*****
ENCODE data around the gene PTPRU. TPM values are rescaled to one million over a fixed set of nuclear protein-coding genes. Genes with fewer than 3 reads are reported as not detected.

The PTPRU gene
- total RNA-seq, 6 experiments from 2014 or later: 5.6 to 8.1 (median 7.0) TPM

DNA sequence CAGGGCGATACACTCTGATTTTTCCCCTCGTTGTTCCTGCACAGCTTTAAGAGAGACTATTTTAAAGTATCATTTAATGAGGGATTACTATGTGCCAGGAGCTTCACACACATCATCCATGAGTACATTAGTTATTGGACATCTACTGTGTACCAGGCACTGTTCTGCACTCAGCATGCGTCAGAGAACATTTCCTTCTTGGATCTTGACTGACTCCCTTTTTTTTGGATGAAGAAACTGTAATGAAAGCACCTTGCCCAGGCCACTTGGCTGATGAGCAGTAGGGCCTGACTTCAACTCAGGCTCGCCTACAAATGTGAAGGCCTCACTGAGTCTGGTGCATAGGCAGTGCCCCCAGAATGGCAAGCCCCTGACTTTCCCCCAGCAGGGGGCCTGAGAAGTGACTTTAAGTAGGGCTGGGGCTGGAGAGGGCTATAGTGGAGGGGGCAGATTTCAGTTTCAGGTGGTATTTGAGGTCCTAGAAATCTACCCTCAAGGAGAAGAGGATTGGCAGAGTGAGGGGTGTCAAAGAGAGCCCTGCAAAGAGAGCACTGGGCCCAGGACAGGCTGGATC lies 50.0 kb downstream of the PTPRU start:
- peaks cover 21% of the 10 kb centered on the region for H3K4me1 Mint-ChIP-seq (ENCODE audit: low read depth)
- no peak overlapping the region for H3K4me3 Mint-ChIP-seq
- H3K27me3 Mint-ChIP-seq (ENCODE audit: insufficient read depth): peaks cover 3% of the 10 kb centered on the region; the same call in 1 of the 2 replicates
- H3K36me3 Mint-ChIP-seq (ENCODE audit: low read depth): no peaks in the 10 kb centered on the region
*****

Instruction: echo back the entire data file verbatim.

ENCODE data around the gene PTPRU. TPM values are rescaled to one million over a fixed set of nuclear protein-coding genes. Genes with fewer than 3 reads are reported as not detected.

The PTPRU gene
- total RNA-seq, 6 experiments from 2014 or later: 5.6 to 8.1 (median 7.0) TPM

DNA sequence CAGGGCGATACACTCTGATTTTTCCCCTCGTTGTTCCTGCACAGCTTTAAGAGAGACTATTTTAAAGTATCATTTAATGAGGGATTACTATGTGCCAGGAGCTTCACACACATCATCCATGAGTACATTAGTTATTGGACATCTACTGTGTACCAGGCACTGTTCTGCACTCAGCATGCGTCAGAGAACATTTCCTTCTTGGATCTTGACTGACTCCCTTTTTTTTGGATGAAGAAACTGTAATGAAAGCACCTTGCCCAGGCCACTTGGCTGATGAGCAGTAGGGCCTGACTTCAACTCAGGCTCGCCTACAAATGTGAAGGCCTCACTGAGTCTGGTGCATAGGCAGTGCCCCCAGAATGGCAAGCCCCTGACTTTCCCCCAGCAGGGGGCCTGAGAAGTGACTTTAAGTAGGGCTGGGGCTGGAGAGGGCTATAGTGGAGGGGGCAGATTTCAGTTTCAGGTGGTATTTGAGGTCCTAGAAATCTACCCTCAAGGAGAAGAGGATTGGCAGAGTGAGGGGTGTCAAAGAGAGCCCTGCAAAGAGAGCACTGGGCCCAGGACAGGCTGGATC lies 50.0 kb downstream of the PTPRU start:
- peaks cover 21% of the 10 kb centered on the region for H3K4me1 Mint-ChIP-seq (ENCODE audit: low read depth)
- no peak overlapping the region for H3K4me3 Mint-ChIP-seq
- H3K27me3 Mint-ChIP-seq (ENCODE audit: insufficient read depth): peaks cover 3% of the 10 kb centered on the region; the same call in 1 of the 2 replicates
- H3K36me3 Mint-ChIP-seq (ENCODE audit: low read depth): no peaks in the 10 kb centered on the region